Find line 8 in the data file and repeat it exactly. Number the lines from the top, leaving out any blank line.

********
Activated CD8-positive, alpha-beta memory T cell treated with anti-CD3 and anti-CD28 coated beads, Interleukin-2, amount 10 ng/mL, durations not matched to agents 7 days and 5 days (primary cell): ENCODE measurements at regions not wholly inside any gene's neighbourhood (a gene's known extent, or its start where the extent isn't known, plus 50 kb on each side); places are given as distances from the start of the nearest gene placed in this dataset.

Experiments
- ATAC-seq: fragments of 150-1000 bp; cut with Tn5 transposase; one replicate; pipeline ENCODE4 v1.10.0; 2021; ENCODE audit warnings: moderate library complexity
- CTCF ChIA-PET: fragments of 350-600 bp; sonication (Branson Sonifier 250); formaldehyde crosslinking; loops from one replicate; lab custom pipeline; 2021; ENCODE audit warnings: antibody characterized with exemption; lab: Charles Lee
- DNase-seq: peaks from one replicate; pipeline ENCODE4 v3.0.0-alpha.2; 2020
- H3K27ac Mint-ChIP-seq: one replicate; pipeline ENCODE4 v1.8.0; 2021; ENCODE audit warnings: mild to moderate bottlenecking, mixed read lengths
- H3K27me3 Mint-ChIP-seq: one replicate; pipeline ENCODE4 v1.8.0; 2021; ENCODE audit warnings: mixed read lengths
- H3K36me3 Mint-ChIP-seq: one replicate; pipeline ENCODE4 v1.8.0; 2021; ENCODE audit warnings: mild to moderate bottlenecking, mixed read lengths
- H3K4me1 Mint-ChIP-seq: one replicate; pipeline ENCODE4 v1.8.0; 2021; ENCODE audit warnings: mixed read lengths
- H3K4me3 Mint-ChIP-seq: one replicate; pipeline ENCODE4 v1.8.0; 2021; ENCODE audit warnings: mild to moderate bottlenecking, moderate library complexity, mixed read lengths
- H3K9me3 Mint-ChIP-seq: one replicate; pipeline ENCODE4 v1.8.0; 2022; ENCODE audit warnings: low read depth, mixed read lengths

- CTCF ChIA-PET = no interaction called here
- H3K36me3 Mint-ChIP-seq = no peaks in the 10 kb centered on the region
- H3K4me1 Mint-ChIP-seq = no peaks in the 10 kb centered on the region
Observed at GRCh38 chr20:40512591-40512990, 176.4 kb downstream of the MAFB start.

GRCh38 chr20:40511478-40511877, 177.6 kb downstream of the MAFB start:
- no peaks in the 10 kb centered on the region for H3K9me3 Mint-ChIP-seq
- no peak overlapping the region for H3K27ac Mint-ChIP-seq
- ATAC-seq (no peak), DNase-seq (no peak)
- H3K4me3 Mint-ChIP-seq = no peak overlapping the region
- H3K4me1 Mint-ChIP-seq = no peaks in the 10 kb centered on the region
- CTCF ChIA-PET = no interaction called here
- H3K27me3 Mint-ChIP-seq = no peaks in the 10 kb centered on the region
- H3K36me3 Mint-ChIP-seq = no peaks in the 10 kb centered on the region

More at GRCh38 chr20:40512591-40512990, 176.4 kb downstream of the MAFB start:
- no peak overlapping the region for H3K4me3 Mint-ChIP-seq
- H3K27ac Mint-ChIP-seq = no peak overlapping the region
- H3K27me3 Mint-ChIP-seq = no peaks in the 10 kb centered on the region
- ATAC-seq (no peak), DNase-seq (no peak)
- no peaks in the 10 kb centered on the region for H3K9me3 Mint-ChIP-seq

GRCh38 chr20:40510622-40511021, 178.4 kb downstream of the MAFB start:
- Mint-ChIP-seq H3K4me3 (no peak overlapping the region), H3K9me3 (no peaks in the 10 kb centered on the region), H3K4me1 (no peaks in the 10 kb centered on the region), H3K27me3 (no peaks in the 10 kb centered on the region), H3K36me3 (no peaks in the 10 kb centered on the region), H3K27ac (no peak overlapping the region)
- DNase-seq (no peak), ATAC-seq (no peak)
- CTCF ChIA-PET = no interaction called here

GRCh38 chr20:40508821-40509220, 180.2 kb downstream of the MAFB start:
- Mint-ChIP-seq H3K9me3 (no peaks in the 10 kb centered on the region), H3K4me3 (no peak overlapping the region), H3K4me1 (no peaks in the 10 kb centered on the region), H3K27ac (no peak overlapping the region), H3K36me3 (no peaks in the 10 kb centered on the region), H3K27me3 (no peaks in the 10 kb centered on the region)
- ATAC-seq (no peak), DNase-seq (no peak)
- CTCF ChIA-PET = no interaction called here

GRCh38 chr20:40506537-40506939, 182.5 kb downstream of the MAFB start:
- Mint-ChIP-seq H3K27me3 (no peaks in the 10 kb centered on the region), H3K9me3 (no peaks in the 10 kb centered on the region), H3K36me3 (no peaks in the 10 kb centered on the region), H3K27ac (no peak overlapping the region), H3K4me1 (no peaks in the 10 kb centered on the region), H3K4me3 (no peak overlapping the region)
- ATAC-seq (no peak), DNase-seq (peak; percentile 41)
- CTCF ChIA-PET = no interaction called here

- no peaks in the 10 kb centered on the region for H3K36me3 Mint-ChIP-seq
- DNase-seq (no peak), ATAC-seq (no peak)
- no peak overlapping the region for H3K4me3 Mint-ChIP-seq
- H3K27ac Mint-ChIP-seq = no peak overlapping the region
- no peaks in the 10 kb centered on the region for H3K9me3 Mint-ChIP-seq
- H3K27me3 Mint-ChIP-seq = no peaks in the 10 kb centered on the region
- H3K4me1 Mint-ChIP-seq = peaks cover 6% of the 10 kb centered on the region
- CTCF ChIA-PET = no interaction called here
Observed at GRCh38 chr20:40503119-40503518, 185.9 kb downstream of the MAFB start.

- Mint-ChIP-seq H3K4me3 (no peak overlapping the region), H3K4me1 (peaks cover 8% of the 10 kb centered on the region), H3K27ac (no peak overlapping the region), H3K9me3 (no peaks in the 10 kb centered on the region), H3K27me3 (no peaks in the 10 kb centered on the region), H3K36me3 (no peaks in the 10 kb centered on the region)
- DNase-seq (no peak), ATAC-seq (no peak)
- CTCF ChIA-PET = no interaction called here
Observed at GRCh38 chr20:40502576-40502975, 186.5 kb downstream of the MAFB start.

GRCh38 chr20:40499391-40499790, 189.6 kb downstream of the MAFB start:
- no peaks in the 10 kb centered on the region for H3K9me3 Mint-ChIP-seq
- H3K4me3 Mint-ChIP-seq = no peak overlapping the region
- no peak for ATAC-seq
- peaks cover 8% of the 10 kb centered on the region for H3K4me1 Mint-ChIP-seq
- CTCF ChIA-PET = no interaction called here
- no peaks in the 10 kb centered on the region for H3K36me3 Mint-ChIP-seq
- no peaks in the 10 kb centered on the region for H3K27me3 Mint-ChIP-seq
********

- H3K36me3 Mint-ChIP-seq: one replicate; pipeline ENCODE4 v1.8.0; 2021; ENCODE audit warnings: mild to moderate bottlenecking, mixed read lengths